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Effect of Temperatures Used in Food Storage on Duration of Heat Stress Induced Invasiveness of L. monocytogenes

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Department of Food Hygiene and Consumer Health Protection, Wrocław University of Environmental and Life Sciences, 50-375 Wrocław, Poland
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Department of Microbiology, Nicolaus Copernicus University in Toruń, Collegium Medicum of L. Rydygier in Bydgoszcz, 85-094 Bydgoszcz, Poland
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Department of Theoretical Foundations of Biomedical Sciences and Medical Computer Science, Nicolaus Copernicus University in Toruń, L. Rydygier Collegium Medicum in Bydgoszcz, 9 M. Skłodowska-Curie St., 85-094 Bydgoszcz, Poland
*
Author to whom correspondence should be addressed.
Microorganisms 2019, 7(10), 467; https://doi.org/10.3390/microorganisms7100467
Received: 16 July 2019 / Revised: 31 August 2019 / Accepted: 17 October 2019 / Published: 17 October 2019
(This article belongs to the Section Food Microbiology)
The unpropitious conditions of the food processing environment trigger in Listeria monocytogenes stress response mechanisms that may affect the pathogen’s virulence. To date, many studies have revealed that acid, osmotic, heat, cold and oxidative stress modify invasiveness of L. monocytogenes. Nonetheless, there is limited data on the duration of the stress effect on bacterial invasiveness. Since most food is stored at low or room temperatures we studied the impact of these temperatures on the duration of heat stress effect on invasiveness of 8 L. monocytogenes strains. Bacteria were heat-treated for 20 min at 54 °C and then incubated at 5 and 20 °C up to 14 days. A decrease in invasiveness over time was observed for bacteria not exposed to heating. It was found that heat shock significantly reduced the invasion capacity of all strains and the effect lasted between 7 and 14 days at both 5 and 20 °C. In conclusion, 20-min heating reduces invasion capacity of all L. monocytogenes strains; however, the stress effect is temporary and lasts between 7 and 14 days in the food storage conditions. The invasiveness of bacteria changes along with the incubation time and is temperature-dependent. View Full-Text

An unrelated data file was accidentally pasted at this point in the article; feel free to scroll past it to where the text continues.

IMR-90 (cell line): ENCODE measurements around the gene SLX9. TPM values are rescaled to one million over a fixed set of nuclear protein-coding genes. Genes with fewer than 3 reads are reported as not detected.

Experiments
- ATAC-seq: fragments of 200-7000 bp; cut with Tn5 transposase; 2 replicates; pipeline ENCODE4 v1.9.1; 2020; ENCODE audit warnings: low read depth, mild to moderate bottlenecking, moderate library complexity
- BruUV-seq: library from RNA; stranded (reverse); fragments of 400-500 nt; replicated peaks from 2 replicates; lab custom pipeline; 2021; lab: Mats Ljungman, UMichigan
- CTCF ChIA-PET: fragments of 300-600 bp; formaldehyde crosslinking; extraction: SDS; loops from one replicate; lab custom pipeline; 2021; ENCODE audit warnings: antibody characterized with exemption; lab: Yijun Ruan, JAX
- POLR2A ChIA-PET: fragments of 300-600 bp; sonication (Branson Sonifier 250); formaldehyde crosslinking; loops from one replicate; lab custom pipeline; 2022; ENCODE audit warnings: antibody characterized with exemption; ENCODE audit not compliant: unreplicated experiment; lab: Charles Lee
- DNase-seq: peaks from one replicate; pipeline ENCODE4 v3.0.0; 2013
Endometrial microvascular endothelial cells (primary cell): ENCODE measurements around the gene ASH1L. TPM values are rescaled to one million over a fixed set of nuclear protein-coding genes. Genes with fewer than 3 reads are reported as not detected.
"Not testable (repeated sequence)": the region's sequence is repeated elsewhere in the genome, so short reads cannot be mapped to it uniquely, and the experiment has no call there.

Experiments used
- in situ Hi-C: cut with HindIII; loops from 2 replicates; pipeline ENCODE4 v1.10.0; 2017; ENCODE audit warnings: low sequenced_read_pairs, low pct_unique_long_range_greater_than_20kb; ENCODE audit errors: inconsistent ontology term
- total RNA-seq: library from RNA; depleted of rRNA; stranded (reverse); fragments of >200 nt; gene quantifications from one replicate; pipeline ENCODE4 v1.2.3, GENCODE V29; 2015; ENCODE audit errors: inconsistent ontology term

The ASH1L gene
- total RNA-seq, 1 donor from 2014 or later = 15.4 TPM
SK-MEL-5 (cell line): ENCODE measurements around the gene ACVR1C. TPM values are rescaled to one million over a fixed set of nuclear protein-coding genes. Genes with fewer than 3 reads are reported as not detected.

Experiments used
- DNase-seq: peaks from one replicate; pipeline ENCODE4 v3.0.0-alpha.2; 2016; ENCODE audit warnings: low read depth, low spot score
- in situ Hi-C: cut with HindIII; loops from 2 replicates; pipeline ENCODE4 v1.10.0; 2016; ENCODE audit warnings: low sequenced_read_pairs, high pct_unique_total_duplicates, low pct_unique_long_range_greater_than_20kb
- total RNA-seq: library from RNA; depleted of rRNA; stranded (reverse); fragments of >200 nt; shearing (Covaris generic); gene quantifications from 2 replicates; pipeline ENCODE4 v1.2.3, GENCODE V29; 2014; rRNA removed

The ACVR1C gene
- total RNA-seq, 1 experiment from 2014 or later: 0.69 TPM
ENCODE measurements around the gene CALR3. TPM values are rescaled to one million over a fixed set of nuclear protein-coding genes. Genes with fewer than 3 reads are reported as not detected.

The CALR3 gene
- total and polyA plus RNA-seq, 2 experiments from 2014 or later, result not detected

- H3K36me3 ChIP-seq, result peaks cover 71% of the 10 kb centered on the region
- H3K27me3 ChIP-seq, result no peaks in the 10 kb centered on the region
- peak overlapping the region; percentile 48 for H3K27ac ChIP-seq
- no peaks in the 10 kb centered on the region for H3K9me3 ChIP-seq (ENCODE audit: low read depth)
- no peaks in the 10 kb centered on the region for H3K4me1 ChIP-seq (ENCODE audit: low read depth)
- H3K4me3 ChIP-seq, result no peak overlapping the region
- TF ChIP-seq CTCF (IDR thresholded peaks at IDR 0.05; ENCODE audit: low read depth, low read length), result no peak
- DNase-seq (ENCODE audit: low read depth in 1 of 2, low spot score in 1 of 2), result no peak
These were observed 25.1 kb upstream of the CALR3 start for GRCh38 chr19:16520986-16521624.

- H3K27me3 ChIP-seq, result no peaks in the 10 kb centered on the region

Keywords: Listeria monocytogenes; heat stress; invasiveness; food storage temperature Listeria monocytogenes; heat stress; invasiveness; food storage temperature
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Wałecka-Zacharska, E.; Korkus, J.; Skowron, K.; Wietlicka-Piszcz, M.; Kosek-Paszkowska, K.; Bania, J. Effect of Temperatures Used in Food Storage on Duration of Heat Stress Induced Invasiveness of L. monocytogenes. Microorganisms 2019, 7, 467.

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